Warning: This post deals with themes of loss and death and may be triggering for some readers.
Both boys will tell you without any hesitation that they have four brothers. Henry, Jasper and Evan are a part of our everyday conversations as a family. Harvey often comments on the would-be logistics of all of us living under the same roof. He often speculates on who would share a room with whom, or who would sit where at the dining room table.
Drawings of our family always include all five siblings and birthdays for each brother are eagerly anticipated and counted down. Visits to the cemetery these days are usually fun; there are toys on Henry, Jasper and Evan’s graves and there is no taboo around conversations about death. Questions that may be confronting to adults are not off limits for Owen and Harvey.
‘Are their bodies now skeletons? Are animals eating them?’ they ask.
While they talk about the triplet’s physical bodies’ decaying, they always talk about their full spiritual lives in Heaven. Cards are drawn and written for them on special days, and discussions held about how they were so tiny when they died but are now nearly twelve years old. The triplets are Owen and Harvey’s big brothers who will always be their baby brothers.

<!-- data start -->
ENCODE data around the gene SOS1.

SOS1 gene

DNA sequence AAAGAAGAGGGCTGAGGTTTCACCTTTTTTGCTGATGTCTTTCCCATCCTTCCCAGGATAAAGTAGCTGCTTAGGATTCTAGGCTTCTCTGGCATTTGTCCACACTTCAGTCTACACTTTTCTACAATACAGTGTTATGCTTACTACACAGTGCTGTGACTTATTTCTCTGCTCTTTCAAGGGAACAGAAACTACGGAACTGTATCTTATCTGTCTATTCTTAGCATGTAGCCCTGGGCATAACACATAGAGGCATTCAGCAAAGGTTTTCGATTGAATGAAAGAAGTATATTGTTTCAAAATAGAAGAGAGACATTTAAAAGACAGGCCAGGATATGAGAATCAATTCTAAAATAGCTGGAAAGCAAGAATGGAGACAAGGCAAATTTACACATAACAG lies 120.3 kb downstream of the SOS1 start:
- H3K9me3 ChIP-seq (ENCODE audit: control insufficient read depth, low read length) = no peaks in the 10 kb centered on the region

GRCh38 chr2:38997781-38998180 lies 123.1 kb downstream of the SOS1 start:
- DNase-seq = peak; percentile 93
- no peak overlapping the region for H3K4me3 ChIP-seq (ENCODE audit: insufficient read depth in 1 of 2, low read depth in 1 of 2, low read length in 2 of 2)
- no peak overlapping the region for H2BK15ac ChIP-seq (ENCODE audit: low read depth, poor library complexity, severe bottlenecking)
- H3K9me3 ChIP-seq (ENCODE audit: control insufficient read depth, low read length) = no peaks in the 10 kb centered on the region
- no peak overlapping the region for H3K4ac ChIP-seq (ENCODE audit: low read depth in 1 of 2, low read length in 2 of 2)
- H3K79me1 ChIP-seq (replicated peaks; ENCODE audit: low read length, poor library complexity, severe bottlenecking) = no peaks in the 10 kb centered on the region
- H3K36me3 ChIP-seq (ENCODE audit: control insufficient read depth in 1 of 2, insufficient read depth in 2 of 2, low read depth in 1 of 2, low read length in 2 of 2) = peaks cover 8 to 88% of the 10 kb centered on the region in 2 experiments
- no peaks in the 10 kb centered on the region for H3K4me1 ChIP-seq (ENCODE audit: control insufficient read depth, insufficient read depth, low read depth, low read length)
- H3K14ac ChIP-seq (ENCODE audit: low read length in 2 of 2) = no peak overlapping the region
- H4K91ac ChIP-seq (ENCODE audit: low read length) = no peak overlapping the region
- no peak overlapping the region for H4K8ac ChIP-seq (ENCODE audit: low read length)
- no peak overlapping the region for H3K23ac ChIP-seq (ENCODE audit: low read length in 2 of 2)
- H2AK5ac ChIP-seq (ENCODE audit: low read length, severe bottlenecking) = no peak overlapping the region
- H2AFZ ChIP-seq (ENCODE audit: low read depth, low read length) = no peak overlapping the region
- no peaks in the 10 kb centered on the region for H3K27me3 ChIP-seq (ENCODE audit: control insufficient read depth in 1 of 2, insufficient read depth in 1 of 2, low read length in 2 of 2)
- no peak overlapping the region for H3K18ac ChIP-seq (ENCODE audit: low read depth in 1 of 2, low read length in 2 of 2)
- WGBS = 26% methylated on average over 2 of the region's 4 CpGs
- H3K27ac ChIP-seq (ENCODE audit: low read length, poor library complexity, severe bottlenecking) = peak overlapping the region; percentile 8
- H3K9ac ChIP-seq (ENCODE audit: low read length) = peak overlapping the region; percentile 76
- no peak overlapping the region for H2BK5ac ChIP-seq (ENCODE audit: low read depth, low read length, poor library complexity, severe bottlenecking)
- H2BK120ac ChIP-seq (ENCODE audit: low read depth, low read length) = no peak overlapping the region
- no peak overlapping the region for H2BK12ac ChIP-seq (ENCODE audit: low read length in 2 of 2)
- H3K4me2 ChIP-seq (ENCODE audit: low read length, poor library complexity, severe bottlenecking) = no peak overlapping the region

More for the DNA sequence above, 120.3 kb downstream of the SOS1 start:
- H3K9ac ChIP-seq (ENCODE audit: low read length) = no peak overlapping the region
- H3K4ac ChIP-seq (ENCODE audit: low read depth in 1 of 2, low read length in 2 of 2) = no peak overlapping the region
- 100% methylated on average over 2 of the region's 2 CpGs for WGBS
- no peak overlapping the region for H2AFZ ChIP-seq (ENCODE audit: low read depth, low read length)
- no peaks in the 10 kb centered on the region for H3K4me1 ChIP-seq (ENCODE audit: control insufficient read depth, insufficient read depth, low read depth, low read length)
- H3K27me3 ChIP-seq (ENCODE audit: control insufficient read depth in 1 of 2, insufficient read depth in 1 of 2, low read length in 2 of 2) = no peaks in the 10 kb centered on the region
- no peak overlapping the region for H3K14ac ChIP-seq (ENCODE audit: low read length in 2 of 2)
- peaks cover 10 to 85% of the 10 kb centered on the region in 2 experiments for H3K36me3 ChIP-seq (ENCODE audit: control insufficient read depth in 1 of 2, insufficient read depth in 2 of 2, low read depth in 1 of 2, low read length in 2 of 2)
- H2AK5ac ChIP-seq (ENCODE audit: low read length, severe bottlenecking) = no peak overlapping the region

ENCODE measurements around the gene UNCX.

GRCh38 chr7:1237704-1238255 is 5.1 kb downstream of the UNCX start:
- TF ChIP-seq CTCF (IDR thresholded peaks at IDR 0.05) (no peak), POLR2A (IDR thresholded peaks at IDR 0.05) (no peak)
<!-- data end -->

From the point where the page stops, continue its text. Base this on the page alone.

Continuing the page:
They’ll often ask me to tell them stories of their brothers’ lives. They love the story of when Jasper opened his eyes for the first time, or when their dad played a game with Evan called ‘If you love me wiggle your toes’. They love to hear about the day the West Coast Eagles won the AFL Grand Final and Jasper’s humidicrib was decorated in the team colours. My living sons also want to hear the stories of the triplets’ deaths, and hear how heartbroken their mum and dad were. When he was younger Owen used to talk about how sad he was when his brothers died, as if he too shared in that time with us.
While this grief and loss have always been a part of Owen and Harvey’s lives, so too has the quest to turn our tragedy into something positive through the charity we started in the triplets’ memory.